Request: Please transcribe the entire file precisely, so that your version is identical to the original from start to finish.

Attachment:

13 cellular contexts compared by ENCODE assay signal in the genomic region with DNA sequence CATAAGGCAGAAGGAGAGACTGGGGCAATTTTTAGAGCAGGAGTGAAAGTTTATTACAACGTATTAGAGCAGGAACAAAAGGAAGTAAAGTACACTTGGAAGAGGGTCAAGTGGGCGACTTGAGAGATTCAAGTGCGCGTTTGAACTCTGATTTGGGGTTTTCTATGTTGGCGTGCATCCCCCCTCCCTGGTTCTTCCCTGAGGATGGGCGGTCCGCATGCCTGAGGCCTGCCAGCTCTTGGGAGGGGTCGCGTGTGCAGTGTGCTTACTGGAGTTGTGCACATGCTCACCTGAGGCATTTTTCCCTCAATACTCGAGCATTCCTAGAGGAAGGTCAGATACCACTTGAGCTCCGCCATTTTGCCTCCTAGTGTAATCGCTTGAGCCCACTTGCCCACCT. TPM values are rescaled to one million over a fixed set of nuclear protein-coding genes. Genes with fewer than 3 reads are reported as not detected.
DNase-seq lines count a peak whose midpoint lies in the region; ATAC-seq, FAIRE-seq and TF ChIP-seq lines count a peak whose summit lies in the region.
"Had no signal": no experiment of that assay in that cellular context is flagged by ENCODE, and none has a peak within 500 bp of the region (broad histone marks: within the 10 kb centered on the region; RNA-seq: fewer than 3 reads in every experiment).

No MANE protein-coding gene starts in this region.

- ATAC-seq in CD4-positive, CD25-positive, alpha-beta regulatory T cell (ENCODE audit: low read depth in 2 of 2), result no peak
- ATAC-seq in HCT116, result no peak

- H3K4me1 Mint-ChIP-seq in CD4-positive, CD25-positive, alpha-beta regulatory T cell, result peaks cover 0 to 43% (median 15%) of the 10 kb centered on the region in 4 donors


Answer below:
13 cellular contexts compared by ENCODE assay signal in the genomic region with DNA sequence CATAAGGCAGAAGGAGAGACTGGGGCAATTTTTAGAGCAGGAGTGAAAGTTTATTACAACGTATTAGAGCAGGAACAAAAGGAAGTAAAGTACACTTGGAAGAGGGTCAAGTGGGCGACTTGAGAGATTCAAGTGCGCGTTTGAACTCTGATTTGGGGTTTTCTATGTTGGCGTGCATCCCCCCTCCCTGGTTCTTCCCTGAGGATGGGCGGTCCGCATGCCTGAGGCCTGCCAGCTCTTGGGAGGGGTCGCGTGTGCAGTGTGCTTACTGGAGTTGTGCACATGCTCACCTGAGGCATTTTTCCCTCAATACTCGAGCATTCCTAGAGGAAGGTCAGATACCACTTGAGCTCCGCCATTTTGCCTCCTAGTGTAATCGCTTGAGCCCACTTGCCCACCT. TPM values are rescaled to one million over a fixed set of nuclear protein-coding genes. Genes with fewer than 3 reads are reported as not detected.
DNase-seq lines count a peak whose midpoint lies in the region; ATAC-seq, FAIRE-seq and TF ChIP-seq lines count a peak whose summit lies in the region.
"Had no signal": no experiment of that assay in that cellular context is flagged by ENCODE, and none has a peak within 500 bp of the region (broad histone marks: within the 10 kb centered on the region; RNA-seq: fewer than 3 reads in every experiment).

No MANE protein-coding gene starts in this region.

- ATAC-seq in CD4-positive, CD25-positive, alpha-beta regulatory T cell (ENCODE audit: low read depth in 2 of 2), result no peak
- ATAC-seq in HCT116, result no peak

- H3K4me1 Mint-ChIP-seq in CD4-positive, CD25-positive, alpha-beta regulatory T cell, result peaks cover 0 to 43% (median 15%) of the 10 kb centered on the region in 4 donors